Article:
Janet Lawson

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Janet Lawson
Birth name Janet Polun
Born (1940-11-13) November 13, 1940 (age 74)
Baltimore, Maryland, USA
Genres Jazz, swing
Associated acts Duke Ellington, Bob Dorough, Tommy Flanagan, Ron Carter, Barry Harris, Milt Hinton, Dave Liebman, Joe Newman, Rufus Reid, Barney Kessel, Clark Terry, Ed Thigpen, Cedar Walton, Art Farmer, Alvin Ailey Dance Theater, Diane Snow, Playwrights Horizons, Eddie Jefferson
Website www.janetlawsonscats.com

Janet Lawson, born Janet Polun on November 13, 1940, in Baltimore, Maryland, is a jazz singer and educator. She was born into a family of professional musicians. As a child she performed on the radio and regional television.

She has worked with Duke Ellington, Bob Dorough, Tommy Flanagan, Ron Carter, Barry Harris, Milt Hinton, Dave Liebman, Joe Newman, Rufus Reid, Barney Kessel, Clark Terry, Ed Thigpen, Cedar Walton and the Art Farmer Quartet.

Biography and career[edit]

Having been born into a family of professional musicians and collaborating with icons of Jazz music, Janet Lawson was soprano soloist with the Alvin Ailey Dance Theater in "Blood Memories" at City Center, New York, and composed and created with lyricist Diane Snow, a musical, “Jass is a Lady”, produced by Playwrights Horizons in New York City. Lawson also appeared regularly on Steve Allen's television show, The Tonight Show (1968–1969).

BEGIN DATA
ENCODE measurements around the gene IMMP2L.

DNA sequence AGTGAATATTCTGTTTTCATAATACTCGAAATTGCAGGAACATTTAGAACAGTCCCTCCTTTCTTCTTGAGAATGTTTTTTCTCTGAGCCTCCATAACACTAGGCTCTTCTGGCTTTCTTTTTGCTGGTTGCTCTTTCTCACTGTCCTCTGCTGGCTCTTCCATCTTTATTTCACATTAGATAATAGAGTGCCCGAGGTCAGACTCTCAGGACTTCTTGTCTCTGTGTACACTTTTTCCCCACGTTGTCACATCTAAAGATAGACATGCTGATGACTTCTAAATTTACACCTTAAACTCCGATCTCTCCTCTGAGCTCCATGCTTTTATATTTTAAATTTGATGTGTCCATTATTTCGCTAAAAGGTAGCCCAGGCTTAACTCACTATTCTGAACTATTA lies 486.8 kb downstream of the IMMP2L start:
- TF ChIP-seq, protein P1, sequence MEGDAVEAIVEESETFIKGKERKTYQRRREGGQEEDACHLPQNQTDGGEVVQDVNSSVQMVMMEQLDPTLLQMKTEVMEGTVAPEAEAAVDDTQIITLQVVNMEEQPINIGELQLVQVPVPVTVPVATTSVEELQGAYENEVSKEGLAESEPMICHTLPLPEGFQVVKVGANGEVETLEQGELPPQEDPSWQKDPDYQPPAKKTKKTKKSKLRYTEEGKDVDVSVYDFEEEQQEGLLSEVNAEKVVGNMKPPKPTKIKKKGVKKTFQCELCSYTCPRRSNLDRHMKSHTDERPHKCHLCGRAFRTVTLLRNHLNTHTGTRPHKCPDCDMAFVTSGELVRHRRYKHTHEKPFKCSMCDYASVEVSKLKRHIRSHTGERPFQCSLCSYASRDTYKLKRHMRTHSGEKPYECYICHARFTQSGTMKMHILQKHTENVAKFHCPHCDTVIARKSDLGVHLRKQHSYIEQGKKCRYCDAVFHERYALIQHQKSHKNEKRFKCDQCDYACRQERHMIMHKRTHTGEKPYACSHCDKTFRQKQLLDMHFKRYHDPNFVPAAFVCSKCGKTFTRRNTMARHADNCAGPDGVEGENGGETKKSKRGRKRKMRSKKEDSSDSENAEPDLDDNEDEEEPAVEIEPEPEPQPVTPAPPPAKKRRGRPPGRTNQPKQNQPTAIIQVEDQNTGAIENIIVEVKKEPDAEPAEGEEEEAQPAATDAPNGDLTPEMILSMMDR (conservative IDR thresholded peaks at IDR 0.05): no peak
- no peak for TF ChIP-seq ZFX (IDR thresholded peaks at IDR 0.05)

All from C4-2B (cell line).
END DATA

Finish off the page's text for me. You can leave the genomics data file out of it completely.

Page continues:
Lawson, a scat singer, also appeared on Eddie Jefferson's 1977 album Main Man. Her group, the Janet Lawson Quintet, has recorded two albums, The Janet Lawson Quintet in 1981, and Dreams Can Be in 1983. Her first album, The Janet Lawson Quintet was nominated for a Grammy Award for Best Jazz Vocal Performance, Female in 1981.[1] She lost to Ella Fitzgerald. Recordings from her two albums were recently compiled on CD, The Janet Lawson Quintet, by Cambria Master Recordings.[2]

Lawson headed the vocal jazz program at William Paterson College, Wayne, New Jersey, from 1981 to 1988. In 1995, she developed a course for the vocal jazz program at the New School called “Jazz Anatomy: Theory for Singers,” part of a curriculum she created with singers Amy London and Sheila Jordan. In 2002, Janet Lawson lost her ability to perform due to Lyme Disease and Bell's Palsy.[3] [4] She currently lives in New York City and holds adjunct professorships at New York University, the New School and at City College, N.Y.[5]

Discography[edit]

Studio albums[edit]

  • 1981 The Janet Lawson Quintet (as Janet Lawson Quintet)
  • 1983 Dreams Can Be (as Janet Lawson Quintet)

References[edit]

External links[edit]